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'Lack of evidence' to underpin sports performance products

An investigation into sports drinks, protein shakes and other products finds 'a striking lack of evidence' to support claims they boost performance
WebMD UK Health News
Medically Reviewed by Dr Farah Ahmed

19th July 2012 - There is a "striking" lack of evidence about the benefits or harms of a broad range of sports products, a study has concluded.

Investigators examined the claims made about energy drinks, supplements, clothing and footwear and concluded that it was "virtually impossible for the public to make informed choices about the benefits and harms of advertised sports products".

The researchers are also highly critical of the methods used by the European Food Safety Authority to regulate marketing claims in what has grown into a multi-billion pound industry.

The findings are published in the online journal BMJ Open and are the focus of a BBC Panorama programme, 'The Truth About Sports Products'.

Magazine advert claims

Researchers from the Oxford Centre for Evidence-Based Medicine and the BMJ trawled through the top 100 general magazines and the top 10 sport and fitness magazines in the UK and the US for sports product adverts which made claims about improvement in strength, speed, endurance and enhanced recovery. Only adverts from the products' manufacturers were selected for appraisal.

They then looked at the websites for any products making enhanced performance claims to check whether there was any evidence to back them up. In all, the authors viewed 1,035 web pages and identified 431 performance-enhancing claims for 104 different products. The authors found 146 references that underpinned these claims.

Checks were made with the manufacturers to ensure that they had not missed any additional evidence. Some companies did not provide any evidence, while one manufacturer of sports drinks provided 174 studies.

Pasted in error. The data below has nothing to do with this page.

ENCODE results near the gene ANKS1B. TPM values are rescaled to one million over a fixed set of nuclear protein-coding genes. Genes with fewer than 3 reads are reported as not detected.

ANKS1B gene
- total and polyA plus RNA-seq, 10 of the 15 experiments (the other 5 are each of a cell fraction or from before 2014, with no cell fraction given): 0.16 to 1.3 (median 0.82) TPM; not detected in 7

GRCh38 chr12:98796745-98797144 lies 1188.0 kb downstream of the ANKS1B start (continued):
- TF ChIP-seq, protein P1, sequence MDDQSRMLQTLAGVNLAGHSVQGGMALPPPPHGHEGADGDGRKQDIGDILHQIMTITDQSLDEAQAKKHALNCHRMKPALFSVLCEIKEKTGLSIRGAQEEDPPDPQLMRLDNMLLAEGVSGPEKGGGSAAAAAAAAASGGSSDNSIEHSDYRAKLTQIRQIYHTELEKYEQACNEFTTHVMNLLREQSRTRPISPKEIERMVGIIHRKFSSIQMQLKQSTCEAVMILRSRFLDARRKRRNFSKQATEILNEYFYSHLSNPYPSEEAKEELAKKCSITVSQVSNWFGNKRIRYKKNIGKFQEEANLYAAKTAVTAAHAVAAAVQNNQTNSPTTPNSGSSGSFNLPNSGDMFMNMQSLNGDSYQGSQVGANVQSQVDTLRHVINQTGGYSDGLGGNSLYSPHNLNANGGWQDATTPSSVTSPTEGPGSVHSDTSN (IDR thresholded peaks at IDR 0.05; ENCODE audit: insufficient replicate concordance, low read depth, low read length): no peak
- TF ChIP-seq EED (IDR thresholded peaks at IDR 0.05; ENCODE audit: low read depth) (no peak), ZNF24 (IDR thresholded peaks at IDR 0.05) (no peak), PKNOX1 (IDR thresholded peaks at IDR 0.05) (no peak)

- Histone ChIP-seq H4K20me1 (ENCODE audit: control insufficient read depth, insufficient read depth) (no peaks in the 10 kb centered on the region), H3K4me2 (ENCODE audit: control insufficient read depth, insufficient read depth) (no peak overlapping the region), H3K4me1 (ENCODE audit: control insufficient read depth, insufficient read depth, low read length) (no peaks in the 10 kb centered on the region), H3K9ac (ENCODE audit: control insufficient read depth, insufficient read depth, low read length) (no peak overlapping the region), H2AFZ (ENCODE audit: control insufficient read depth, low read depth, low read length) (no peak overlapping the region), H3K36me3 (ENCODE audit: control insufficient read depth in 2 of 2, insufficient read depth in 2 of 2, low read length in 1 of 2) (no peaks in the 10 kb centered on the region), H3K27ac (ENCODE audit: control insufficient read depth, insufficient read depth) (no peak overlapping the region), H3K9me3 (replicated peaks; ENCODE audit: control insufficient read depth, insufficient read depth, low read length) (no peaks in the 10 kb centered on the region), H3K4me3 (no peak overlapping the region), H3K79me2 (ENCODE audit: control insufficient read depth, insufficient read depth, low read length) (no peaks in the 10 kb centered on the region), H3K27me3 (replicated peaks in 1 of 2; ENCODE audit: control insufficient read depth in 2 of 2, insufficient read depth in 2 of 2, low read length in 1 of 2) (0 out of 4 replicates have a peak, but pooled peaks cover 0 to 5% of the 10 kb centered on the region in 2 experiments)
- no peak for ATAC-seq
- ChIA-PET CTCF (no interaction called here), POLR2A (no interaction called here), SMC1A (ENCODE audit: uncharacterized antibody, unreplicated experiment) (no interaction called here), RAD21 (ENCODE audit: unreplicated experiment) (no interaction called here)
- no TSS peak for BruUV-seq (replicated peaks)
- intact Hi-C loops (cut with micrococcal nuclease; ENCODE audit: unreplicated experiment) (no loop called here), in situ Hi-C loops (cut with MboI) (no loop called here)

Risk of bias

The authors say that more than half (52.8%) of the websites that made performance claims did not provide any references, and that more than half of those that did were not suitable for critical appraisal. Of the critically appraised studies, 84% were judged to be at high risk of bias. Only three of the 74 (2.7%) studies (2.7%) were judged to be of high quality and at low risk of bias.

The investigation also examined the role of sports drinks companies in the ?science of hydration? and questions their links with some of the world's most influential sports bodies in a bid to persuade ordinary people they need more than water when they exercise.


Professor Tim Noakes from the University of Cape Town says that while sports drinks may be helpful for elite athletes, the drinks companies rarely study ordinary gym goers. He writes: "Over the past 40 years humans have been misled - mainly by the marketing departments of companies selling sports drinks - to believe that they need to drink to stay 'ahead of thirst' to be optimally hydrated. In fact, relatively small increases in total body water can be fatal."

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